U.S. Department of Education award will boost advising, first-year experience, mental health efforts, financial wellness
By Jerry Poling, UW Stout
Comprehensive student success, leading to graduates who are career-ready and STRONG, is the goal of a new, major federal grant awarded to University of Wisconsin-Stout.
The $2.5 million award over five years from the U.S. Department of Education will help UW-Stout expand its ability to serve students, especially low-income, first-generation and transfer.
UW-Stout’s STRONG program — Strategic Technology, Retention and Organizational Networks and Guidance — seeks to holistically support students beyond the classroom to enhance their academic success.
“Title III grants are a big deal. They provide funds to fundamentally transform universities so they can better educate students. Stout is heavily investing our Title III funds to make sure students have a great experience, know what they need to do to graduate and save as much money as possible,” said Kelly Wenig, Advisement Center director and interim project manager.
“I am extremely proud to lead this project as it gets off the ground and make sure that our students get everything they need when they come here. I really believe that we are going to make our university a leader in the region in terms of student success and experience, both inside and outside the classroom,” Wenig said.
A variety of new grant-funded initiatives will support their academic progress, including:
Improved academic advising support. Students will get the most support possible with a new degree audit system, Stellic, to help them stay on track toward graduation and a new academic advising model based a student’s unique needs. Stellic is an all-in-one platform that helps students plan and track their progress. Advisers can see who is off track and proactively engage with struggling students in real time. Stellic also can project outcomes of what-if scenarios to help maximize students’ time at UW-Stout.
A new First Year Experience program. It will create a holistic approach to support students in their transition to higher education with intentional, immediate, and ongoing programming and resources designed to increase their ability to succeed academically and socially during their educational career and beyond.
A Financial Wellness Center on campus. The center, which is already open, provides financial education, personalized counseling, a resource hub, scholarship and aid assistance, career planning, and partnerships that offer access to financial professionals and industry experts.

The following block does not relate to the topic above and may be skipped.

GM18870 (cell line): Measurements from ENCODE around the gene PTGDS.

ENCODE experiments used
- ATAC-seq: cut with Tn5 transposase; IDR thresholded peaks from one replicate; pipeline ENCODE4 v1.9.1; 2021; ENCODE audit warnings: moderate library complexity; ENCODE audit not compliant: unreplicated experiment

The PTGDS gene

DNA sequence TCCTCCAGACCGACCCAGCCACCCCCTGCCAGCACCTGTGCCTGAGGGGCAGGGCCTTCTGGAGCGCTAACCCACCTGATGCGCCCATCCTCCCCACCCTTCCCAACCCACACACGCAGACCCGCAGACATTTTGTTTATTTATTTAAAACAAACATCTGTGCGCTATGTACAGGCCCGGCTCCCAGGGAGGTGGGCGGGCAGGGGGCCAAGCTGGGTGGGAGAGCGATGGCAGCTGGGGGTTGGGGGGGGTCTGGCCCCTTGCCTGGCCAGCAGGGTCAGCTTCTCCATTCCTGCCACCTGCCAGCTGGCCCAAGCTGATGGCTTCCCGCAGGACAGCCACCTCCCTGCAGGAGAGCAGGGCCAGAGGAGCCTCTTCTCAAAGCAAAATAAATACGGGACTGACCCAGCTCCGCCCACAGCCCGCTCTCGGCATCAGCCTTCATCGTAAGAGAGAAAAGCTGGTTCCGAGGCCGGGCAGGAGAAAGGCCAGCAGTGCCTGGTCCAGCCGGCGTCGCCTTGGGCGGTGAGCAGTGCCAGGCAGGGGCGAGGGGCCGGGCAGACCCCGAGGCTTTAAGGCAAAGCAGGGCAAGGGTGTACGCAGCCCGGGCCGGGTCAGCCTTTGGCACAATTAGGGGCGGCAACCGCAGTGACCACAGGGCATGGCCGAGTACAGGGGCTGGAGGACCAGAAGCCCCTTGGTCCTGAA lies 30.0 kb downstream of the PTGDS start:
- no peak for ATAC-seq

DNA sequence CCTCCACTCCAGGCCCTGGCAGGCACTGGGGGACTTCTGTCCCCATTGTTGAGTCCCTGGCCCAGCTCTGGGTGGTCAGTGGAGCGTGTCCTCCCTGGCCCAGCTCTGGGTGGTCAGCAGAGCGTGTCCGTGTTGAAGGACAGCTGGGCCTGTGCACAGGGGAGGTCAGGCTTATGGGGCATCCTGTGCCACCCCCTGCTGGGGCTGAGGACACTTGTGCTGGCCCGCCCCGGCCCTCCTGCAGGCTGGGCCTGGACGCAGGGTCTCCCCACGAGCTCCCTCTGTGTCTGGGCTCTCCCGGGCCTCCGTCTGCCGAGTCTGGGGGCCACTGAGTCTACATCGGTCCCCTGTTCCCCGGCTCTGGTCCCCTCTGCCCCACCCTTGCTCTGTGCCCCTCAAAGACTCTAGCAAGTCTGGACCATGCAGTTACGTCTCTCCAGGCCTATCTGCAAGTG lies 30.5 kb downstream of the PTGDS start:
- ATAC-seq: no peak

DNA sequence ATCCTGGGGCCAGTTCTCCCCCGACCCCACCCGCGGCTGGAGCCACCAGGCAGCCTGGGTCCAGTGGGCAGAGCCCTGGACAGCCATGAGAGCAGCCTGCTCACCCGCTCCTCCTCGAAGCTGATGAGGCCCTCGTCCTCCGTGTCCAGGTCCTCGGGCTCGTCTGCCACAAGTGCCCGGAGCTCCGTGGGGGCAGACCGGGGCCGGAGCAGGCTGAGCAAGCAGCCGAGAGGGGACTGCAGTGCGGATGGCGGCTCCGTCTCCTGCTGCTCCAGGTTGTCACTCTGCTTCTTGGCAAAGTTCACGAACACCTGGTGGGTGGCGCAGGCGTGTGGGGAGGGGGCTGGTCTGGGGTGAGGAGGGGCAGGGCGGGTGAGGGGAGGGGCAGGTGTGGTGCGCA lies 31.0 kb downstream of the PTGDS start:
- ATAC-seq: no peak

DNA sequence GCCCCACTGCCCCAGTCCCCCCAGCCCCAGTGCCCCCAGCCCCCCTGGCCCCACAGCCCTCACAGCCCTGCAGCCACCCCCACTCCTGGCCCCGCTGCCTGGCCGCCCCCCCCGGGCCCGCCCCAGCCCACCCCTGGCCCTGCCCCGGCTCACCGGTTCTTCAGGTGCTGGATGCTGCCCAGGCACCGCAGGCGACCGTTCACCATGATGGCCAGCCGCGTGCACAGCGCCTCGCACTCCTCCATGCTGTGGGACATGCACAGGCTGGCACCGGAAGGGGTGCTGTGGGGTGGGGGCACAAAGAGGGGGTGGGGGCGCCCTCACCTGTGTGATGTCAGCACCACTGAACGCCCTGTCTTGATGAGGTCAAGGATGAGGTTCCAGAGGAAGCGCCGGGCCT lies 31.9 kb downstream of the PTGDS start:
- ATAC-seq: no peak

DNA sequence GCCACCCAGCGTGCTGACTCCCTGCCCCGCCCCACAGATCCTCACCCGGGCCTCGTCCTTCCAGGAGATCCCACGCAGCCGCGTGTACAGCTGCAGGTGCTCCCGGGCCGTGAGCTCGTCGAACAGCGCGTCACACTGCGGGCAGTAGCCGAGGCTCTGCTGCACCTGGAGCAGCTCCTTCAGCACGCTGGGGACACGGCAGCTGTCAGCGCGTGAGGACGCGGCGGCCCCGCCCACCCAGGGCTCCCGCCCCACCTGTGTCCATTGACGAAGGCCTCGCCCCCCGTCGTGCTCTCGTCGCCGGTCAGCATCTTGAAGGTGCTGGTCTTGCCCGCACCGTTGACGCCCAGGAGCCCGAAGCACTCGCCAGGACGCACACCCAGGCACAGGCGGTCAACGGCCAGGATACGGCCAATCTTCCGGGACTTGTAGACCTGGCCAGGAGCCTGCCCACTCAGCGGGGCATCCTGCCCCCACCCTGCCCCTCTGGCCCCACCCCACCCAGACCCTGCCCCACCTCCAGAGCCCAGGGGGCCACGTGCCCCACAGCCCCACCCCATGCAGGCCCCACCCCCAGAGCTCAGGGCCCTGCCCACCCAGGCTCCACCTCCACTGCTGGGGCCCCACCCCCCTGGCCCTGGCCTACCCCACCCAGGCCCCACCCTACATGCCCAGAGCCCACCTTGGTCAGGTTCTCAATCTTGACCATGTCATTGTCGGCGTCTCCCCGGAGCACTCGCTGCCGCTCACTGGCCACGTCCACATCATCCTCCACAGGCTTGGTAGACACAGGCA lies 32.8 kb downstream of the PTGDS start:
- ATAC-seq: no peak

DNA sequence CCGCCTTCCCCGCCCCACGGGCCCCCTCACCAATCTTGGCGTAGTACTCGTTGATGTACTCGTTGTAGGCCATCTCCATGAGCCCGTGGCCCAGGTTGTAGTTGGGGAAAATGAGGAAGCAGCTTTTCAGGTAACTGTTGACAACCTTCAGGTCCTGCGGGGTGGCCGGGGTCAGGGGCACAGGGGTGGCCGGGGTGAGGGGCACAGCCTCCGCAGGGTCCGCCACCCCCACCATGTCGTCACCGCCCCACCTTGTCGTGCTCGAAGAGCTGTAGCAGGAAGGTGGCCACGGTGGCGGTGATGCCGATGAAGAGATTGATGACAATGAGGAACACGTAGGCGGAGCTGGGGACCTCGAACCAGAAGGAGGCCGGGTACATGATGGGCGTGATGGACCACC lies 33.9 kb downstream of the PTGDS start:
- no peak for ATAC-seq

Enhanced mental health strategies. They will include new training programs, such as Mental Health First Aid, and a speaker series. The efforts will help raise staff awareness and provide strategies to assist students. Mental health issues are a leading cause nationally of students leaving college without a degree.
A new professional learning community, through the Nakatani Teaching and Learning Center, to support faculty and staff professional development and foster institutional change regarding student success.
Building a retention and student success framework through faculty and staff training in the Higher Learning Commission’s Student Success Academy.
“This is across-the-board, comprehensive institutional support for student success at UW-Stout,” said Anne Hoeltke, director of the Office of Research and Sponsored Programs, which oversaw the grant application.
Student success is the leading goal of UW-Stout’s FOCUS2030 strategic plan, and the grant’s goals align with the university’s Strategic Enrollment Plan.
The initiatives will help the university more effectively support students with responsive, sustainable academic programming to:
Improve retention and graduation rates
Increase student satisfaction and engagement
Improve student performance and enrollment growth
A portion of the grant will be used to hire a project director, academic adviser, financial wellness coach and First Year Experience director, as well as provide faculty fellowships.
Preceding the grant approval an application was submitted to determine if UW-Stout was eligible. Then, a university committee worked on the proposal for four months before submitting it in mid-May.
The grant period began Oct. 1 and runs through September 2028. The office of Enrollment and Strategic Initiatives, under Vice Chancellor Ediz Kaykayoglu, will oversee grant management.